The author, lecturer, and photography critic, Daniel C. Blight was recently in New York City to discuss his latest editorial collaboration The Image of Whiteness: Contemporary Photography and Racialization as part of Printed Matter’s Art Book Fair. Blight uses a combination of discourse analysis, photo exhibition, and interviews with leading intellectuals and academics to draw attention to how whiteness, as a racial construct and category, informs photographic practice and the writing about photographs.
Blight’s desire is that people, especially those who self-identify as white, will turn what they read about the legacy of whiteness and photography into meaningful personal, pedagogic and political action. Writer and visual historian Drew Thompson had the opportunity to interview Blight about his book and its most recent success in contemporary art and academic circles.
What was that moment in time when you felt like you had to write about photography and whiteness?
When it came to the publication, I was asked to do something in relation to photography, because that is my academic specialism. The thing that struck me was that there is very little literature on the relationship between photography and whiteness. There is some on contemporary art and whiteness, and visual culture and whiteness but it almost exclusively exists in an academic, peer-review context. The publisher – in this case, the two publishers that collaborated [SPBH Editions and Art on the Underground] – don’t usually produce academic, scholarly books. But they were happy to include that form of research in a more public-facing publication. So, there was a necessity for me to specialize. The book could not take on a huge subject area from an editorial point of view because that would end up overly loose as a book. But, at the same time, whiteness remains for most people an incredibly specific, strange and new thing to think about, at least in the photography community, despite it being a widespread power structure.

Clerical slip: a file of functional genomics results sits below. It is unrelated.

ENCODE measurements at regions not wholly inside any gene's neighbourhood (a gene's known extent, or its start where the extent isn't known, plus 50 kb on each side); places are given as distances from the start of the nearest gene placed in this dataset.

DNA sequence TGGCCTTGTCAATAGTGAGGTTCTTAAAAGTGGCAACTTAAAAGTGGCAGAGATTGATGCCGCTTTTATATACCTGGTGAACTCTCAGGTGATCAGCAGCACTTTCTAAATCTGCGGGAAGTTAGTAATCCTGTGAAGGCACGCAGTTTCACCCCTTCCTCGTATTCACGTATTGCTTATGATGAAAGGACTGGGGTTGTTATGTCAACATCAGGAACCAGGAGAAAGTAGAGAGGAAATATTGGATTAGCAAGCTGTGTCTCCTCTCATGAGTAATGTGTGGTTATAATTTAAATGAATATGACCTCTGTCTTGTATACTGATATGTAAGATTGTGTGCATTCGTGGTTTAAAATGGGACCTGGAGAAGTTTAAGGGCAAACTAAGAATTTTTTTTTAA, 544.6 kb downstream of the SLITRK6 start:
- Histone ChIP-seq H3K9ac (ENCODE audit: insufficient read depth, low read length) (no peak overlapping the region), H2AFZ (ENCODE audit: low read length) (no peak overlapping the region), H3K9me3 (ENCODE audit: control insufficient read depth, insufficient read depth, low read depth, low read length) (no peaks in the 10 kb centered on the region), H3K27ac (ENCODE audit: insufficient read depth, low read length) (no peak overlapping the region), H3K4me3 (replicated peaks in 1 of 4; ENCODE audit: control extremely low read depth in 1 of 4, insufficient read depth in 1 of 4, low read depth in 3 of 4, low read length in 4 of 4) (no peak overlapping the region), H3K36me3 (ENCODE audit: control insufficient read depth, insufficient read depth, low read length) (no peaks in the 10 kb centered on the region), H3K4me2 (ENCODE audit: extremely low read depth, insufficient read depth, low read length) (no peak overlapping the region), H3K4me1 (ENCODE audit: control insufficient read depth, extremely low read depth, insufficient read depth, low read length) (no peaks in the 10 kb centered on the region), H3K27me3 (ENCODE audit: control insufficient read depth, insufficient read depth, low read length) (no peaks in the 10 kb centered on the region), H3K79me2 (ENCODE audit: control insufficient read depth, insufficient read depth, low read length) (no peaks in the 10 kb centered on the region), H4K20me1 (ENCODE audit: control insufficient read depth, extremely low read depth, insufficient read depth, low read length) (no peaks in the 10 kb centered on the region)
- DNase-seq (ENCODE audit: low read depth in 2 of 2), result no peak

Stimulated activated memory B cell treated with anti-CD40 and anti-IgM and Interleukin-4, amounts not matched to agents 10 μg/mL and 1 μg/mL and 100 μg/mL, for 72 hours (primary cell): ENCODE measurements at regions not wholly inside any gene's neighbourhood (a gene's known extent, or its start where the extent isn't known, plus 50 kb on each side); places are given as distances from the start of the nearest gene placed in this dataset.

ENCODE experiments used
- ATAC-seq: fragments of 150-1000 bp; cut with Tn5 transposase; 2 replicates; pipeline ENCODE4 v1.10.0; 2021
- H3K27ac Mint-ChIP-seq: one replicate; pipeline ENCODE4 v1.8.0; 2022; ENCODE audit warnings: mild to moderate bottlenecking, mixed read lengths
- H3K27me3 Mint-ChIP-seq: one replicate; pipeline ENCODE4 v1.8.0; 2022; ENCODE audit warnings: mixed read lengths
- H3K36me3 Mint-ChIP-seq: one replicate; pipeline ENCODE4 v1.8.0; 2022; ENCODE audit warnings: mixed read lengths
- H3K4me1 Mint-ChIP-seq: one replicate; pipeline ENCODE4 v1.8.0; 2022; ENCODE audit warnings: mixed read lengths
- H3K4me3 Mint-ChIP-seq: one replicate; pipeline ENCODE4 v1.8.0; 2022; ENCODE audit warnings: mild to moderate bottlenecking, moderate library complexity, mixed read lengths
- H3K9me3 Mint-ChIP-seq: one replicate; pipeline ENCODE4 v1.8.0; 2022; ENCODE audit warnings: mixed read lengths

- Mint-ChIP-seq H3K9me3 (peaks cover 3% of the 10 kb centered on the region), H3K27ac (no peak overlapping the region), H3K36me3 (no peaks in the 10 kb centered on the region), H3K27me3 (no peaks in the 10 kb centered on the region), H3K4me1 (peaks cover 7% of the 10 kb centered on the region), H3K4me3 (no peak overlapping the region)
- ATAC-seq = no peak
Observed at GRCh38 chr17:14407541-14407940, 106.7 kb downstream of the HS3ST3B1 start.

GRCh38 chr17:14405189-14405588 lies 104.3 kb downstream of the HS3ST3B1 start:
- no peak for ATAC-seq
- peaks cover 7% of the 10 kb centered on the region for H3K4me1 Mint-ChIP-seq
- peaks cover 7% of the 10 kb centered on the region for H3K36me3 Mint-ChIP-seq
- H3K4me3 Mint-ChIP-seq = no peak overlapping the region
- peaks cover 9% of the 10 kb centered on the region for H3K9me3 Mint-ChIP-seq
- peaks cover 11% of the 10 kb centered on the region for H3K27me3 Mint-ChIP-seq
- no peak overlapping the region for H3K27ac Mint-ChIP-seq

In your own words, how would you characterize your role in this project?
I guess the simple answer is that my role editorial. But I also like to think of it as fundamentally collaborative. There were various things about the publication that we wanted to avoid, such as the positioning of my name for example. You typically see the editor’s name on the front cover. That’s something I wanted to avoid. You typically have a typographical hierarchy between contributors and editors. The editor would often supersede the contributors. Again, that’s reversed. These are small things, but I think important because there has to be a politics to my own relationship with the subject. I am white, and this book is about whiteness taking a back seat, dying a certain kind of symbolic death.
So, what kind of book is The Image of Whiteness?
I think it is a photo book because the bulk of it is a sequence of images that offer a particular narrative with respect to whiteness as an image, and form of imagination, as I describe it. It’s a critique in that it takes a critical position, but I also want to be clear that none of the philosophical ideas pertaining to whiteness are original. I am on fairly well-trodden ground as you can see by the footnotes. However, I think the book renders key ideas from critical whiteness studies accessible, and I would like to think that there may be some original thinking happening on my part with respect to photography, but that’s for other people to decide.
What is interesting about this project is how subtly you show how critical race studies is reliant on photographic images and language. In thinking about the language of photography, how does one select a photograph to tell that story?